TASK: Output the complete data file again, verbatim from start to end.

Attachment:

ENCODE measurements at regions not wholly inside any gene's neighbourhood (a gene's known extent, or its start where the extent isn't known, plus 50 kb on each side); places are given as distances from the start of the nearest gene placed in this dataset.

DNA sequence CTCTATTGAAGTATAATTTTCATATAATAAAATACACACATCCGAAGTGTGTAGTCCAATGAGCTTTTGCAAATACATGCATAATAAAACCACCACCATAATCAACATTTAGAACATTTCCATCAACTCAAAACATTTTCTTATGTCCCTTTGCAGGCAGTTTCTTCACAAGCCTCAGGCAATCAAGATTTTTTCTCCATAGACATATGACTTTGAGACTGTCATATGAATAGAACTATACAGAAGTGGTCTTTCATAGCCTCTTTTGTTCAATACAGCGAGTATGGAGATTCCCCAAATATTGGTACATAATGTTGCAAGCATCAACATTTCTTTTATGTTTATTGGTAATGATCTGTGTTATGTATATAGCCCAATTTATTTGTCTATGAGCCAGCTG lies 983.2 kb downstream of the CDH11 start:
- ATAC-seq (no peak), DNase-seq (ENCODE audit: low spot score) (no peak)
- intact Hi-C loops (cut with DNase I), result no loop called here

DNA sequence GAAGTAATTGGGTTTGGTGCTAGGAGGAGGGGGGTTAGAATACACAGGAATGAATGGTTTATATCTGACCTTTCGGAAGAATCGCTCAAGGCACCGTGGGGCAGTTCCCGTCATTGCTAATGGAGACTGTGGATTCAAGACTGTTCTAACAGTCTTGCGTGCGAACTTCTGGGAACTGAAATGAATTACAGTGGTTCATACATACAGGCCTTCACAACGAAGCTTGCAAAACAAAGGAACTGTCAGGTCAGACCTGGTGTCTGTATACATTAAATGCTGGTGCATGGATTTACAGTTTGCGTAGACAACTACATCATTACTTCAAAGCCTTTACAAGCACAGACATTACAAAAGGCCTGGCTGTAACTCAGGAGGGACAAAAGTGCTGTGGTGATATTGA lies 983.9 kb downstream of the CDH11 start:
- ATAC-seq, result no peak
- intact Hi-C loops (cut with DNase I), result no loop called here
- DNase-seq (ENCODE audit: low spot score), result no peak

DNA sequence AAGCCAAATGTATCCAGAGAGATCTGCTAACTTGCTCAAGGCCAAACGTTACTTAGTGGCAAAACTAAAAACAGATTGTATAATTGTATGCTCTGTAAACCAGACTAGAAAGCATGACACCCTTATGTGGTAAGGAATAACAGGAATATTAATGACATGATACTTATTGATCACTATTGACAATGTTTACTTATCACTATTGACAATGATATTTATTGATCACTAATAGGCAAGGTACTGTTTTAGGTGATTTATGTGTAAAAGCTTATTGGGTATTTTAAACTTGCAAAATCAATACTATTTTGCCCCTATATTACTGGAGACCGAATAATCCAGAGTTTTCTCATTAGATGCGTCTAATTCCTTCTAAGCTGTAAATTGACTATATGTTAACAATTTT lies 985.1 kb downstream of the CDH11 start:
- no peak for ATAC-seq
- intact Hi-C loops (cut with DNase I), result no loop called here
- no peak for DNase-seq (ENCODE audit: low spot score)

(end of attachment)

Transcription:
ENCODE measurements at regions not wholly inside any gene's neighbourhood (a gene's known extent, or its start where the extent isn't known, plus 50 kb on each side); places are given as distances from the start of the nearest gene placed in this dataset.

DNA sequence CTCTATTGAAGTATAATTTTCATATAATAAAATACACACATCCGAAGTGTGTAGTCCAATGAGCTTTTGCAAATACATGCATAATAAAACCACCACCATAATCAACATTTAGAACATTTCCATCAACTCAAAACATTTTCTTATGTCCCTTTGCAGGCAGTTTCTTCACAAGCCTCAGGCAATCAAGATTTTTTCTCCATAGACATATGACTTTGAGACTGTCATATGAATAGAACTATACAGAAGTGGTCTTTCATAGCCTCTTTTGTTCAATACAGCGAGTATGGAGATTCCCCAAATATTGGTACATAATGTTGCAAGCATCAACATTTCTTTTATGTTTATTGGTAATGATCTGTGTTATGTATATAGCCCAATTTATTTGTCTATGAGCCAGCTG lies 983.2 kb downstream of the CDH11 start:
- ATAC-seq (no peak), DNase-seq (ENCODE audit: low spot score) (no peak)
- intact Hi-C loops (cut with DNase I), result no loop called here

DNA sequence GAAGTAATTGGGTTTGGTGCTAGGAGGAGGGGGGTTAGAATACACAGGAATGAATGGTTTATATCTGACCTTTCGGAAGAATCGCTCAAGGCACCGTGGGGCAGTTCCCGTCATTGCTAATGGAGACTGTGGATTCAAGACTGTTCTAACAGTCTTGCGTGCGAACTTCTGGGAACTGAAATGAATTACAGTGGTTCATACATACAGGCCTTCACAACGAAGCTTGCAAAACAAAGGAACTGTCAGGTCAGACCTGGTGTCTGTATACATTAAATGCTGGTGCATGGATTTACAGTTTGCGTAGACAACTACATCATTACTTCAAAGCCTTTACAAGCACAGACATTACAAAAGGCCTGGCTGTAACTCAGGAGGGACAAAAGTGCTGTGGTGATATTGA lies 983.9 kb downstream of the CDH11 start:
- ATAC-seq, result no peak
- intact Hi-C loops (cut with DNase I), result no loop called here
- DNase-seq (ENCODE audit: low spot score), result no peak

DNA sequence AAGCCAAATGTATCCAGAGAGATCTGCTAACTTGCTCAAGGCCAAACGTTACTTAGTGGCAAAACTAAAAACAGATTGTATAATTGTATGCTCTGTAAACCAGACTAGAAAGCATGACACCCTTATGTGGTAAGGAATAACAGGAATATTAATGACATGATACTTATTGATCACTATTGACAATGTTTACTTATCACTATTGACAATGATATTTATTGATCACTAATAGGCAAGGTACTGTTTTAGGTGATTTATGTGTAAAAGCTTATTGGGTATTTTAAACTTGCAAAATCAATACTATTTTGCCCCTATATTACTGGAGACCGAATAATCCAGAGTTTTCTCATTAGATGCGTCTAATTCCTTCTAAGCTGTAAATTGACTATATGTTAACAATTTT lies 985.1 kb downstream of the CDH11 start:
- no peak for ATAC-seq
- intact Hi-C loops (cut with DNase I), result no loop called here
- no peak for DNase-seq (ENCODE audit: low spot score)